Eco-anxiety, eco guilt or environmental guilt – whatever we call it, many of us embody this new modern shame as we wake up to the climate emergency and our part in driving it.
A subset of this is parental or “eco mother” guilt. In this post I’m not referring to the shame of increasing my carbon footprint by having children (regardless of what movements like Stop Having Kids and anti-natalism imply). I don’t restrict my measurement of the impact of a new human life to a narrow CO2e metric.
I’m also not talking about the guilt of our outsized impact, where if every human alive lived like a typical British person in a given year, the world’s resources would outstrip demand by May 19th.
Instead, my environmental guilt is my personal inaction borne out of the limited time and energy parenting manifests. The guilt is rather from my complete inability to fully respond to the Climate Emergency and the transformation our society needs.
The truth is, I’m currently half alive, half asleep on maternity leave with my baby amidst ecological collapse. What’s a typical day in my life during maternity leave in 2023? Hint – it’s not a laugh-a-minute riot of pedicures, brunches and binge-watching TV shows (although there is a bit of that):
- 5am: Baby kicks me so I assume she’s irritated. I change her nappy and try to go back to sleep
- 5.50am: It’s becoming clear that baby won’t go back to sleep!
- 6-8am: Breakfast, shower, help toddler get ready for preschool
- 8am: Put baby to sleep in her cot
- 8.20am: Baby rolls onto her face and cries
- 8.20am to who-has-a-clue-anymore o’clock: cycles of feed, hold, feed myself, laundry, dishwasher, food prep etc
- 2.15pm: Baby refuses to nap so hubby takes her out in the pram
- 2:16pm: I stare at my computer screen thinking WTF have I done with my day??
- 6pm: Begin the bedtime routine for my 5-month-old baby
- 7-9pm: Baby rolls onto her face! Once, twice, thrice! Numerous trips up the stairs to settle before admitting defeat and bringing her downstairs to sleep in my arms while we watch an episode of Atlanta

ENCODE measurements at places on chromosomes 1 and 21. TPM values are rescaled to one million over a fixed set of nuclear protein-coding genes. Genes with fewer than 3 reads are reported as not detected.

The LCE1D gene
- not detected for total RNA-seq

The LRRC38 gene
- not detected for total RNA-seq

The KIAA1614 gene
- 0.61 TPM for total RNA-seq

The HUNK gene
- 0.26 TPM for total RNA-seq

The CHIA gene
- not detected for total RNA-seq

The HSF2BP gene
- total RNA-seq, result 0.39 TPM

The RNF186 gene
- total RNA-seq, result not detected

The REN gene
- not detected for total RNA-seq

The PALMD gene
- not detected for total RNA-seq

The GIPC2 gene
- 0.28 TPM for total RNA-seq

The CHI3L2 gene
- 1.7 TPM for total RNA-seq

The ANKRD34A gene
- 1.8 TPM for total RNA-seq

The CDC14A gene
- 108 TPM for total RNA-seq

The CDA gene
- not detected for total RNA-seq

- 9-10pm: After getting her successfully in the cot, I go to brush my teeth and upon my return, that damn squeaky doorknob wakes her up. More settling as baby’s lying in bed next to me
- 10pm: I manage to tug my nipple out of my sleeping baby’s mouth and fall asleep in approximately 5% of the total bed width
- 1-4am: Baby wails, I feed her and enter a chain of broken light sleep cycles
You get the picture.
My eco guilt rises up within me, despite literally having ZERO time alone, without my baby in my arms, on my boobs or out of sight. I feel this overbearing sense of my wings being clipped. Of my failure to not be doing more “productive” things with my time.
I’m here in body, offering my breast to my newborn. But I’m not fully present. My mind is a collection of concerns, both near and far. Today’s challenges and tomorrow’s disasters.
What matters most is the wiping of spit-up off my baby’s chin. No wait, I’m now pondering what crucial systems change to avert disaster even looks like. I’m hearing the call-to-arms of how crucial this year and the ones following it are. The fierce love for my baby and the gravity of the climate emergency co-inhabit me.
How can I be present for my child, focus on her intricate needs and process her various regressions and milestones, when so much must be done beyond the confines of this dark room?
I’ve internalised the idea that tasks related to nurturing and raising my child are somehow “low value” or “a distraction” from all the other “valuable” and “productive” things I should be doing. My day gets eaten up by nothing yet everything all at once. No matter the depths of exhaustion I plunge to, my children are my entire universe past and present. It’s because of them I feel so acutely the dread of the great unravelling, the term eco-philosopher Joanna Macy uses to refer to our epoch of interconnected eco-social crises in her book Active Hope:
The progressive decline and collapse of countless interlocking elements in the social, ecological, hydrological, and atmospheric systems on which life depends.
But what to do when I have nothing left in the tank to give? I eat fruit out of plastic punnets as organising an organic Abel & Cole food delivery requires meal planning I just don’t have energy or time for. I sometimes leave a fucking light on because I’m clutching my baby, phone, a glass of water all at once. I think of all the things I could and should be doing for my local Green Party to ensure that positive eco-social transformation in my small patch of England actually transpires.
But my brain is fuzzy with almost a year of poor sleep and I want, I need, to rest. Joanna Macy also speaks of the necessity of Active Hope during a time of social and ecological change. The emphasis is that it is a practice, “not as something you have [but] as something you do”.
But with that, I choose to not act for this moment. To stop thinking. To stop beating myself up and instead to close this Chrome tab and sleep…. next to my beautiful baby who I’m currently giving every ounce of my being to.
I’m turning down the volume of the planetary emergency sirens in my head. The internalising of society’s devaluing view of caregiving. Giving my baby my full, love-fulled attention is the only thing I need to do right now.